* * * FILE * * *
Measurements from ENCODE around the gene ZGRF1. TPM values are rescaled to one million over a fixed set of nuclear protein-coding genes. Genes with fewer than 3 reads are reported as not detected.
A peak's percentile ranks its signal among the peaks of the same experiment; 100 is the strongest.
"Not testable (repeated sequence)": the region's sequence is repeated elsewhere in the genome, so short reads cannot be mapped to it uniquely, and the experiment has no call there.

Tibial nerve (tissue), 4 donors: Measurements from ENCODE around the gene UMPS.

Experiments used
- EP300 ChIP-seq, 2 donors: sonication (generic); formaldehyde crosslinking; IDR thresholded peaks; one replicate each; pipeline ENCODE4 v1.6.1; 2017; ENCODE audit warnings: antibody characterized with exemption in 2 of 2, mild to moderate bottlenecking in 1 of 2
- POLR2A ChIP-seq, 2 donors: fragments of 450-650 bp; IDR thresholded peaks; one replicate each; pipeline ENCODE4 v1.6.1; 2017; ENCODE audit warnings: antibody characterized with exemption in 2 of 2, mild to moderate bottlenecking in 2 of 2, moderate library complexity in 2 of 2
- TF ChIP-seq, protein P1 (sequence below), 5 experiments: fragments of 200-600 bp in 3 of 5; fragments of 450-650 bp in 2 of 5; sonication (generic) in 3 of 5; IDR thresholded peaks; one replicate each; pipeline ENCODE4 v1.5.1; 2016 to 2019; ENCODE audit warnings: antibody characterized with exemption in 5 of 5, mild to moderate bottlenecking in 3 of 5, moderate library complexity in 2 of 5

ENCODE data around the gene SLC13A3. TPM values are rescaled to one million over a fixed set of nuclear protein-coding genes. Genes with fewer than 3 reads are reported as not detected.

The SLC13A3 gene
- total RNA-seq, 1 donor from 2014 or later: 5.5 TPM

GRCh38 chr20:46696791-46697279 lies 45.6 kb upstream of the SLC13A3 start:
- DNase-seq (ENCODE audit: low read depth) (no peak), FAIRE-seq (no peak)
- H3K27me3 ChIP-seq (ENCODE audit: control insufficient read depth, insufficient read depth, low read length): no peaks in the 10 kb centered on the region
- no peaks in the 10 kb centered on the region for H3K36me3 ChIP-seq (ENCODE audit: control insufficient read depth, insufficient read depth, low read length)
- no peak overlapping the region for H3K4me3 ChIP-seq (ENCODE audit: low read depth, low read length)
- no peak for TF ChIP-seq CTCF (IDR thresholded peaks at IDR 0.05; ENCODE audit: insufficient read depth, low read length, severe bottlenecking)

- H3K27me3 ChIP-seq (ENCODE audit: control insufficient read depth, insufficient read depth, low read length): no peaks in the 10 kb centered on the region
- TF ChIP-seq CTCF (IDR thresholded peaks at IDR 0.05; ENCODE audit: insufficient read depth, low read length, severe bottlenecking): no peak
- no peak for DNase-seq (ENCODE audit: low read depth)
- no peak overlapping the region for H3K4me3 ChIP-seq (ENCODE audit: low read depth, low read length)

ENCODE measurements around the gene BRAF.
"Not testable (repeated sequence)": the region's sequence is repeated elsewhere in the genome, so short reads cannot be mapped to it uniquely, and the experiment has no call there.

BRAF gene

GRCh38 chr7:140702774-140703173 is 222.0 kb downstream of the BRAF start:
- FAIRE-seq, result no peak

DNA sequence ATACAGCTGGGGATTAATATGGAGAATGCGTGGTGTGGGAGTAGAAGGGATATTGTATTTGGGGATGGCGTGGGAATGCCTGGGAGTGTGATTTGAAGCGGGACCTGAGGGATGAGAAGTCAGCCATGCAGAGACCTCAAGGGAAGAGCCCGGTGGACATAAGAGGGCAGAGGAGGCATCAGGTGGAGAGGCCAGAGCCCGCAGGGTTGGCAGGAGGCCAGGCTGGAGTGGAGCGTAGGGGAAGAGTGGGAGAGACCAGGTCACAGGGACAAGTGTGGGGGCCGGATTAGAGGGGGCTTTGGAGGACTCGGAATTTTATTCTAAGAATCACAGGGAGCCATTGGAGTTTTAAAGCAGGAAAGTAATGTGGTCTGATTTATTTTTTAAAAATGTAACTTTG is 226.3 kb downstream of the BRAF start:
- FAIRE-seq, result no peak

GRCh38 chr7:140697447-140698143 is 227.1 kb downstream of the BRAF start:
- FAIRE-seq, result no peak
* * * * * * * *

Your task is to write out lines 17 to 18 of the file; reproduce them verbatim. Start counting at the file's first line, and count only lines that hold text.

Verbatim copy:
- no peak for TF ChIP-seq CTCF (IDR thresholded peaks at IDR 0.05; ENCODE audit: insufficient read depth, low read length, severe bottlenecking)

- H3K27me3 ChIP-seq (ENCODE audit: control insufficient read depth, insufficient read depth, low read length): no peaks in the 10 kb centered on the region